In one of my previous posts, I described how happy I was to implement Norton’s online homework system, Smartwork, for my organic courses. For my students’ learning, nothing beats the instant feedback they get when they click “Check Answer,” which immediately helps them assess whether or not they understand the problem at hand (it’s hard to describe the exuberance in my students’ faces when they see the green check marks appear shortly after they submit). And Smartwork does a very nice job with mechanism and arrow-pushing types of problems, having students build their own molecules and add their own curved arrows. Smartwork, however, is not perfect. No online homework system is. The authors of the Smartwork problems have done an admirable job coding for multiple correct answers and anticipating numerous wrong answers students might submit. But it is next to impossible to code for EVERY variation of an answer a student might conjure up, particularly for a mechanism problem. Therefore, on occasion, a student will run into a situation where Smartwork did not anticipate the answer they submitted, which can cause frustration. As an instructor, I have to be concerned about that frustration level because it has the tendency to get in the way of the student seeing online homework for its true worth: as a means by which to *learn* the material. How, then, can we prevent students from getting frustrated in situations like that? I found a way that works in my classroom.

In most cases, students are frustrated because of the points they will miss from their Smartwork grade, and the impact they *think* it might have on their course grade as a result. I make Smartwork worth 4% of the course grade, so I know that a few Smartwork points missed will be negligible, but students have a very difficult time believing that—at least to the extent where they stop worrying about those few points. The bottom line is that a large percentage of my students believe that every hundredth of a percentage point on their course grade matters, and nothing will convince them otherwise. One way to address the problem, then, is to assure students that an adjustment will be made to their Smartwork grade at the end of the semester to account for points that might have been lost undeservedly. I did this a few years ago on an individual basis for each student, but it could be an across-the-board adjustment instead. Certainly, this adjustment allowed my students, at the end of the semester, to see their Smartwork grade as being “fair.” But it did little to address the larger problem, which is that, throughout the semester, students remained overly focused on each point they missed out on.

To fix the problem, here’s what I did the last time I taught organic. Each Smartwork assignment was worth five points, independent of the number of problems I added to the assignment. To earn the five points, students needed to receive an 80% grade from Smartwork. Anything less than 80% would result in a zero for that assignment. I told students on the very first day of class that this all-or-nothing stipulation was my way of adjusting for anything they perceived to be unjust from Smartwork. At the same time, I told them that it’s not okay to shoot for an 80% grade and quit. Rather, their job was to aim for 100%, and to ask questions when there was something they got wrong or didn’t understand. But I stressed that they shouldn’t sweat a few missed points, because a grade of 97% or 89% would earn them the same five points.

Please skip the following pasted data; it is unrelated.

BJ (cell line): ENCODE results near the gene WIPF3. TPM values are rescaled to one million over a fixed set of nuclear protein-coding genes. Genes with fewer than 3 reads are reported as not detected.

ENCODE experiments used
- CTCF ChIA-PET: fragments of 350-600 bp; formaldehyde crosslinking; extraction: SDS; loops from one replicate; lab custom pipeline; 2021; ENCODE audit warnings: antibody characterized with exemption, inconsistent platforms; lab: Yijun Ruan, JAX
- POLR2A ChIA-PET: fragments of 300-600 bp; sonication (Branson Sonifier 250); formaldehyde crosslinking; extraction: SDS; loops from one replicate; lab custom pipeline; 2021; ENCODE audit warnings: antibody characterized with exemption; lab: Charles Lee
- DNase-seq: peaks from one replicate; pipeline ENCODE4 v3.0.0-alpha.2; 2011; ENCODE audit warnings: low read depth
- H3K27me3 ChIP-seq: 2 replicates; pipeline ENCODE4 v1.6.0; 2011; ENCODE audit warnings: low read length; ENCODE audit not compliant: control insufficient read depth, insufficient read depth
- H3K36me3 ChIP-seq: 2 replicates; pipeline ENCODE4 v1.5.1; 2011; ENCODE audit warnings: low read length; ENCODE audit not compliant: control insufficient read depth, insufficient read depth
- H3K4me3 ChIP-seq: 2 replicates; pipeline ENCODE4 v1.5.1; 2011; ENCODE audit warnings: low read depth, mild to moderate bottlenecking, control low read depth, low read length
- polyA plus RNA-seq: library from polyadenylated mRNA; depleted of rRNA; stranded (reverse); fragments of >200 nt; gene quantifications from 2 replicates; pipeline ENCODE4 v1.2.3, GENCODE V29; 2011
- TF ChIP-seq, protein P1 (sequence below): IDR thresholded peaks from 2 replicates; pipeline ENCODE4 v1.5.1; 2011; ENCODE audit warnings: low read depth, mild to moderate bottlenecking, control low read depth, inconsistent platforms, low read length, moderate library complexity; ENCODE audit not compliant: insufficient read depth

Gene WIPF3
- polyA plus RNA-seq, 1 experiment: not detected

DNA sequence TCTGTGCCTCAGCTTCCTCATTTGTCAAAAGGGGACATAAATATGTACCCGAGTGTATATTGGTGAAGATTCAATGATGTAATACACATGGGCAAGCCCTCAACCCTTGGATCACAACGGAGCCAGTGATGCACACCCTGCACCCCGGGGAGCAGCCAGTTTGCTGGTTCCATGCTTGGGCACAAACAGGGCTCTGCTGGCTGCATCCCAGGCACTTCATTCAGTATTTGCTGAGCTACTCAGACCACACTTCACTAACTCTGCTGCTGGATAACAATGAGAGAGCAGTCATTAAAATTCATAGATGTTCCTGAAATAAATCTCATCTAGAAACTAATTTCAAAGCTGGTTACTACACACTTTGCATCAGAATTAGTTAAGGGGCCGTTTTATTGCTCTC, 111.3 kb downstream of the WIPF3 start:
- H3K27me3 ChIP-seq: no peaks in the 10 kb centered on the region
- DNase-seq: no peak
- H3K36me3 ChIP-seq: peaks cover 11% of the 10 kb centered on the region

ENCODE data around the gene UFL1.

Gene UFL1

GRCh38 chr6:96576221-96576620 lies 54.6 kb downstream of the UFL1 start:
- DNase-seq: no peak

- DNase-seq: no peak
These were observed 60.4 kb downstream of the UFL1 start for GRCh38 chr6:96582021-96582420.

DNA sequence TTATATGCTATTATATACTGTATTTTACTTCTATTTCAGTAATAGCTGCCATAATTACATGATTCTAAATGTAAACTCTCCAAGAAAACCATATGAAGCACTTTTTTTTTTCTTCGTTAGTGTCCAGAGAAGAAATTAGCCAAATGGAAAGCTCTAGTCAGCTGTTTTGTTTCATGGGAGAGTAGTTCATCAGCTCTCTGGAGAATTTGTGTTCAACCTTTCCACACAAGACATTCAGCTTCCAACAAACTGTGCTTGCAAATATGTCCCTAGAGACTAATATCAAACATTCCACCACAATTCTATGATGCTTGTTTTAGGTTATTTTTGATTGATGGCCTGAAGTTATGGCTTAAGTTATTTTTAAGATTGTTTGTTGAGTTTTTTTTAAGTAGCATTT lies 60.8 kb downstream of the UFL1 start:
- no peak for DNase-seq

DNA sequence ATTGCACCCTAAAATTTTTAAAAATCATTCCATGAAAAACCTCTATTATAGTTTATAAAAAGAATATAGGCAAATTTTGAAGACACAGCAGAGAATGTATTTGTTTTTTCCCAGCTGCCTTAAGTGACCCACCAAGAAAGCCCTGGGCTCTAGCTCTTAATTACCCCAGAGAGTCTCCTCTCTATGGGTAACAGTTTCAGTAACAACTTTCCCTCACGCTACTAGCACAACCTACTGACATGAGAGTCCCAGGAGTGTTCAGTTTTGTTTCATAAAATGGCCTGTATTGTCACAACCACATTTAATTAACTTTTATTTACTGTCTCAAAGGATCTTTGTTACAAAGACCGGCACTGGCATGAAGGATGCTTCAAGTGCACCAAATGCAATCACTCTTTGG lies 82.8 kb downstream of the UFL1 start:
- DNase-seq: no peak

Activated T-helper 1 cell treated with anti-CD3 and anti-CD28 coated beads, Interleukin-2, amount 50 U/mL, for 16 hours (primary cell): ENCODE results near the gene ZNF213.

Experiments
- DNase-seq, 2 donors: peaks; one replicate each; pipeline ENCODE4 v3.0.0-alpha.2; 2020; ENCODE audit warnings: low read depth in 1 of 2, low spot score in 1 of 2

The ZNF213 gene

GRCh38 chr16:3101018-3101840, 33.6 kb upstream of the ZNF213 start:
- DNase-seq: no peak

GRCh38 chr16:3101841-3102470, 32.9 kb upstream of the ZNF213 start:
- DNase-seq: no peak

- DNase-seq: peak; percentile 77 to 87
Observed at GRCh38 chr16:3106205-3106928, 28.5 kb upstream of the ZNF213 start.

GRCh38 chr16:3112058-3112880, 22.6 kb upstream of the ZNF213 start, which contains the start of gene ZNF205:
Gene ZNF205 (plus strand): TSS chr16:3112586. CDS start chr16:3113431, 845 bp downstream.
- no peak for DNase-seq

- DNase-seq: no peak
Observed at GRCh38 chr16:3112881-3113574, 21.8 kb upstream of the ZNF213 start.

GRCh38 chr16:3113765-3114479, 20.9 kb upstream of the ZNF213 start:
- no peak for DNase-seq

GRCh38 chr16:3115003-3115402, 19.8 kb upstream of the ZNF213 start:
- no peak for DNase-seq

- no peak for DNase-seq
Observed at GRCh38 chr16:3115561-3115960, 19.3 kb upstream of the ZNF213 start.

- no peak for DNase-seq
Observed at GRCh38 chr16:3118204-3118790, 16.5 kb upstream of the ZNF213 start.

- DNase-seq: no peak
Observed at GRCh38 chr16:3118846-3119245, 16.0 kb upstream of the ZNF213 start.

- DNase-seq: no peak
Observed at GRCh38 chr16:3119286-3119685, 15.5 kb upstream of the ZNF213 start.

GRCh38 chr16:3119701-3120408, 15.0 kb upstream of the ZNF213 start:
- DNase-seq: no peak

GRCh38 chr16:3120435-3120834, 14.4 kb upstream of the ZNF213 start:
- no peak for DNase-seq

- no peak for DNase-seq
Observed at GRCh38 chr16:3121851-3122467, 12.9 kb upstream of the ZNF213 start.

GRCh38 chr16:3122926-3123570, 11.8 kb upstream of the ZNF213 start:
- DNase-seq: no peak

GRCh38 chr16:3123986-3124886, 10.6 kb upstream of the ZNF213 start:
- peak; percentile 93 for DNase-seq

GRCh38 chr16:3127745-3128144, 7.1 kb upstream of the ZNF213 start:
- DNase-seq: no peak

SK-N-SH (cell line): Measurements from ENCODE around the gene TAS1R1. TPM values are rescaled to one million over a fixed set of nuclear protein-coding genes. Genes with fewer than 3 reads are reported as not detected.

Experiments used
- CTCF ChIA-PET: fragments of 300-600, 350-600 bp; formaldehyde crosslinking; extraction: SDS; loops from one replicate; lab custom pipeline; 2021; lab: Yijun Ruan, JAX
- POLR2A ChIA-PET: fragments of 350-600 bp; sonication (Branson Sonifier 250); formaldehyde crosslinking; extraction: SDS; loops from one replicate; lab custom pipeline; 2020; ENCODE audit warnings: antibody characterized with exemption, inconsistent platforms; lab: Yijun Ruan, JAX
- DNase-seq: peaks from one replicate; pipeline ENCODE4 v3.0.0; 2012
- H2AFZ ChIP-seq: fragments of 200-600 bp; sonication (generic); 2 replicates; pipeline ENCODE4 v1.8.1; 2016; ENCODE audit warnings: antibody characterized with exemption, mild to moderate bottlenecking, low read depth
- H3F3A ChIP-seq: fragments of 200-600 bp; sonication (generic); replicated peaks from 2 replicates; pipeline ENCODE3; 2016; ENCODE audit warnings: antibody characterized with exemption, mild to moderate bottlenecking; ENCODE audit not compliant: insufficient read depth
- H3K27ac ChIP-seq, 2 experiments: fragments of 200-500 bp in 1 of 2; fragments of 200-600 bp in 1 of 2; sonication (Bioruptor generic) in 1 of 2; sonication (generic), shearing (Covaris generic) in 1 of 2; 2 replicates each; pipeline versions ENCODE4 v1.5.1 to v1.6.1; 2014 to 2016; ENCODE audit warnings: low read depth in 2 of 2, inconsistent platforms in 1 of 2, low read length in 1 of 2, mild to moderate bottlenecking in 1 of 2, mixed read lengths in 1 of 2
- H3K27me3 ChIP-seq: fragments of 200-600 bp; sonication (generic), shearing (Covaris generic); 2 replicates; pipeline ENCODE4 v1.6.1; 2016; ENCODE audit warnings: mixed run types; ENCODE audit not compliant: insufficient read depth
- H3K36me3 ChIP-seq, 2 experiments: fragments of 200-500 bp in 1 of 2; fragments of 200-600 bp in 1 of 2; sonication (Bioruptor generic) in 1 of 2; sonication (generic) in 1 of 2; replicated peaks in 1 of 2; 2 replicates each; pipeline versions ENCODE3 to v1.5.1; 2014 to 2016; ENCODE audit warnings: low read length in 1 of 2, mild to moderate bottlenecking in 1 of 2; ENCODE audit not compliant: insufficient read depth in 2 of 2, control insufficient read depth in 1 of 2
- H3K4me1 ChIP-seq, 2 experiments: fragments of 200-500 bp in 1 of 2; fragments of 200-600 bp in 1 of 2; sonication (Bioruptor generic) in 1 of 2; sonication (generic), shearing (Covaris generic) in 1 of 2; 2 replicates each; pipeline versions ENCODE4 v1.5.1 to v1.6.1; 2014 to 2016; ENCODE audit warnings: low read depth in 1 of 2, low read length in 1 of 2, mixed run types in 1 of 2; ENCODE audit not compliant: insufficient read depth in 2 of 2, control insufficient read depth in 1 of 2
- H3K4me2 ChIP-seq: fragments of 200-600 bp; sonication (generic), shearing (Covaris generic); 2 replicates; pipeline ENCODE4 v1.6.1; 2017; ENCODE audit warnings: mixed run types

This seemed to do the trick. In fact, it did wonders. Throughout the semester I still had a large number of visits to my office from students to get help with Smartwork problems, but the frustration with Smartwork remained very low, almost nonexistent. I noticed that it was not too challenging for students to earn an 80% grade, at which point they could breathe easier, maintaining focus on learning the take-home lessons from each problem. This was evident from the fact that the vast majority of Smartwork grades exceeded 90%, and many exceeded 97%.

I am implementing this same all-or-nothing grading policy for Smartwork this year, but I am increasing the threshold grade to 85%. I am encouraged to increase the threshold for two reasons. One is that, as I look back at the Smartwork grades from last time, most students surpassed 85% on each assignment. The other reason is that, over the past year, the folks at Smartwork spent considerable time and effort going through every problem to ensure accuracy, enhance user-friendliness, and yes, predict the myriad of student responses. Because of their efforts, there should be far fewer triggers for student frustration this year. Smartwork continues to improve, as well as my students’ performance, and that’s what it’s all about in the end.

-Joel Karty